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October 25, 1992

Questions were sent to candidates in September. Answers have been edited to fit the space.

State Spending

Q. What do you believe is the single most wasteful program in state government?

Fuhrman: Workers' compensation takes first place in waste, fraud and mismanagement.

Hoge: The budget allocation for the state Legislature. There is enormous duplication of staff work and frivolous expenditures on legislative perks.

Saurenman: Mass transit--transportation. A simple example: the Los Angeles to Long Beach Blue Line. A single round trip costs $33 to $35 per passenger. Tickets sell for $2.20.

Indispensable Program

Q. Are there any state programs you believe should never be cut? If so, what?

Fuhrman: My top priority is our schools. I concede that not every dollar is well spent. We need to slim down administration and make the best use of every dollar we allocate. But I will not ever vote to cut per-pupil spending.

Hoge: Public safety programs should be protected. The spread of dangerous gangs throughout our communities requires the maximum funding for law enforcement.

Saurenman: Probably none qualify.

Rebuilding L.A.

Q. What specific steps should be taken to rebuild riot-scarred parts of Los Angeles?

Fuhrman: Most of the job has to be done by the private sector. We in government simply have to get out of their way. If a property owner simply wants to rebuild what was previously on the property, I would waive all permitting and review processes at the state and local level.

Hoge: The private sector provisions of the Ueberroth Commission Report will provide a sound foundation for rebuilding Los Angeles. Specifically, enterprise zones will encourage businesses to relocate into these scarred neighborhoods.

Saurenman: Enterprise zones, increased police protection, parental choice of schools, and political control of transit are but a few. Cost could be from contract savings by ending prevailing union wage law requirements.

Taxes on Wealthy

Q. Do you support a November ballot initiative that would raise taxes on wealthy individuals, corporations and banks while repealing 1991 sales tax hikes?

Fuhrman: No. The intent is reasonable, but the proposal is flawed. I do support increasing taxes on households whose income exceeds $200,000. But I oppose raising bank and corporate taxes or property taxes. Further, the proposed sales tax cut is only one-quarter of one cent--not much of a cut.

Hoge: Proposition 167 should be defeated. Moreover, I was opposed to the 1991 state budget tax increases that included raising the sales tax. We need to help locate businesses into our state with tax deductions, not tax hikes.

Saurenman: I favor repeal of the sales tax hikes. But increasing taxes elsewhere would accomplish nothing but turn banks and corporations into tax collectors.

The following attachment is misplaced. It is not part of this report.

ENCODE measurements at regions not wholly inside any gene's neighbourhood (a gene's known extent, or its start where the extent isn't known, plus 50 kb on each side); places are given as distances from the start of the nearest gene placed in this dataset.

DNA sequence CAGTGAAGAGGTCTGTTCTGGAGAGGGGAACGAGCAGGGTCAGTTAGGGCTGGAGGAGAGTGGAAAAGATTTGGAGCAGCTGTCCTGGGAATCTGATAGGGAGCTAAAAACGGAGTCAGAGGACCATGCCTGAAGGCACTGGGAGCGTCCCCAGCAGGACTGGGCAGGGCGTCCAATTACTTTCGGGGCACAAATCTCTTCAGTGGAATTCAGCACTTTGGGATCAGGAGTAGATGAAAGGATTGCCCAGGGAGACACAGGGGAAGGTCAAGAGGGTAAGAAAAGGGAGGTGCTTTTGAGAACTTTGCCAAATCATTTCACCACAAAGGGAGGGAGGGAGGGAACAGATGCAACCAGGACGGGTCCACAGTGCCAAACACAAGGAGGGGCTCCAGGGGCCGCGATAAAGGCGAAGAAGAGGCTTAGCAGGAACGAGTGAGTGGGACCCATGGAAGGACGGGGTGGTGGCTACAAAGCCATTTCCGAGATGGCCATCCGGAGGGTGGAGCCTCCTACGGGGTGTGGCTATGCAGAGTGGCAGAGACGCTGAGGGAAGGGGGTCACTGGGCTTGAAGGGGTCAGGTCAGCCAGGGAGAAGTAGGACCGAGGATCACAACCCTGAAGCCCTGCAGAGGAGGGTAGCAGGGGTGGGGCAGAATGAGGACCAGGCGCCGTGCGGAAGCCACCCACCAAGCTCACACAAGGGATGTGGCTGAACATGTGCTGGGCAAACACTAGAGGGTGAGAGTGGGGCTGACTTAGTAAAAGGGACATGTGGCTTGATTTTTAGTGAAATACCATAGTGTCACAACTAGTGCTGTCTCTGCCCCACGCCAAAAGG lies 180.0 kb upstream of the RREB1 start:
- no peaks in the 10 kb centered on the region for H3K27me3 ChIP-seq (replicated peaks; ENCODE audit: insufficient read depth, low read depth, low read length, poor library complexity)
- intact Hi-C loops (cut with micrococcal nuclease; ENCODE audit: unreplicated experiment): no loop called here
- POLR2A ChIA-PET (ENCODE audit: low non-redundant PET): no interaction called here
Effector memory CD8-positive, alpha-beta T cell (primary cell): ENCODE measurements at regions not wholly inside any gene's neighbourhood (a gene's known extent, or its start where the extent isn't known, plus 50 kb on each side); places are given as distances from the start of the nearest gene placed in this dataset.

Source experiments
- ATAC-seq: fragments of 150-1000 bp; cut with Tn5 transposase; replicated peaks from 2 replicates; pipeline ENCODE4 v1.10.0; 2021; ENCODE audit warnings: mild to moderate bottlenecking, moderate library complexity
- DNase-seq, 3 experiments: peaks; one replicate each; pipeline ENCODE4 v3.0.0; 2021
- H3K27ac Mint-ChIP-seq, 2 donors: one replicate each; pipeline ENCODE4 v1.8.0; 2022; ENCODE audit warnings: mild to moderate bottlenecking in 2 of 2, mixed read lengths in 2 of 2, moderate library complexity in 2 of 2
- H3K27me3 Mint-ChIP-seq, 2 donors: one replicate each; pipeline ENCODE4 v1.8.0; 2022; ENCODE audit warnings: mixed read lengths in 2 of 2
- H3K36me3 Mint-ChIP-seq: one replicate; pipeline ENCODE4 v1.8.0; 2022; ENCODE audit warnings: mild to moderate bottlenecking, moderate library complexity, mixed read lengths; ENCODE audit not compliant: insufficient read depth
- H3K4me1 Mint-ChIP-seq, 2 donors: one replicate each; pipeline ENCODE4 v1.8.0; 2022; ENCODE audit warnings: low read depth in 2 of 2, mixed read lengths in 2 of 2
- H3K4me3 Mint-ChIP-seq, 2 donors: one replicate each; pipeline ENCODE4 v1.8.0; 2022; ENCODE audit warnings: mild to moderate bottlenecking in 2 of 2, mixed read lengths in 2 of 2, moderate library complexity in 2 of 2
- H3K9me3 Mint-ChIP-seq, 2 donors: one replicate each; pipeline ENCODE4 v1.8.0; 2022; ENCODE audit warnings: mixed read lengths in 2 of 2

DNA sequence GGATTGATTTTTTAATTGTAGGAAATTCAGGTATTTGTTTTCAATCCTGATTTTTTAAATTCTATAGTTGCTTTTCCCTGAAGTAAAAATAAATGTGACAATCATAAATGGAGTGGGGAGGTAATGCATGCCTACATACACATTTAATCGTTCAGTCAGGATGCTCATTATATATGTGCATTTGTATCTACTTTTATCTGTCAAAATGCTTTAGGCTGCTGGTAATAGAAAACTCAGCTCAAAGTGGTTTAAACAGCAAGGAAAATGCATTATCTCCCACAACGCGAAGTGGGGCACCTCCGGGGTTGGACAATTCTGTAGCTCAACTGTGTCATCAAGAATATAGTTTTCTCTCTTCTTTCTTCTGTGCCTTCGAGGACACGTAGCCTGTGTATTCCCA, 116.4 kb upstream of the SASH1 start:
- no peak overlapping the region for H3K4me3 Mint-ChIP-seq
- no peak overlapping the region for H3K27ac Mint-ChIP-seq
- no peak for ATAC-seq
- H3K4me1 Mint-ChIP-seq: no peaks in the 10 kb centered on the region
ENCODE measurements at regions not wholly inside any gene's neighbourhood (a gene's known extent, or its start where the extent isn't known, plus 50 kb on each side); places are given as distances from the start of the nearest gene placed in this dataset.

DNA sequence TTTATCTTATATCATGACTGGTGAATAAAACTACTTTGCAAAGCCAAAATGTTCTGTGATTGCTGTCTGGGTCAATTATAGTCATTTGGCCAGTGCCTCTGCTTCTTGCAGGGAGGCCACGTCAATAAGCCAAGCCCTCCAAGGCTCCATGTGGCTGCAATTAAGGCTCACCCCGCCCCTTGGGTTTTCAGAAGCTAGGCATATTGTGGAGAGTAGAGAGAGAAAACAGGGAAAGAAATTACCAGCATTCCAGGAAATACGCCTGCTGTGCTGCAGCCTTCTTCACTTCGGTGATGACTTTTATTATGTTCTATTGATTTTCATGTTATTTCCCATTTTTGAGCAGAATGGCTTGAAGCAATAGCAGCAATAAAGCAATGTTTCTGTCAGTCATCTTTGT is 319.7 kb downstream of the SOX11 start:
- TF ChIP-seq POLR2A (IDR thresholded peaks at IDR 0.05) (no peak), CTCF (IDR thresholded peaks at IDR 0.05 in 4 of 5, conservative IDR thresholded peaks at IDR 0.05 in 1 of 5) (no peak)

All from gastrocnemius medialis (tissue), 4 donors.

Gay Rights

Q. Do you support legislation to ban job discrimination against homosexuals in California?

Fuhrman: Yes.

Hoge: No.

Saurenman: No, although such discrimination is shortsighted.

Business Exodus

Q. Do you believe businesses are leaving California due to a hostile business environment? If yes, how would you make California more attractive to business?

Fuhrman: Yes. Some are leaving; others are not expanding, and others are opening elsewhere. We can clean up workers' compensation and streamline our regulatory process. But the key to attracting and retaining future industries is to invest in our children, schools and colleges and infrastructure.

Hoge: Yes. A serious change in attitude by the bureaucracy. The recent tax increase seriously burdened many retailers and added internal costs for compliance. Reform workers' compensation.

Saurenman: Yes. Cut deeply into the political rules, regulations, codes, laws, taxes and fees that make it impossible for the poor to start a new business and slow the growth of existing businesses.

Health Insurance

Q. Do you support requiring California businesses to provide health insurance to employees or contribute to a fund to provide health care for the uninsured? Fuhrman: Yes, with an exception for small businesses. Group health can be a tremendous cost, one that could put small businesses out of business. But by the same token, health care costs can bankrupt employees. We need some way to control health costs that will make insurance more affordable.

Hoge: No. Government-dominated mandatory health programs will provide poor service, be costly and further drive businesses from California.

Saurenman: No. This fringe benefit was started by companies to entice and hold onto quality employees. Smaller companies that couldn't afford this didn't. If forced to do so, they will create loopholes, not hire employees or cut employment.

School Vouchers

Q. Do you support giving state money to parents to allow them to enroll their children in schools of their choice, public or private?

Fuhrman: No.

Hoge: Yes.

Saurenman: Yes.

College Tuition

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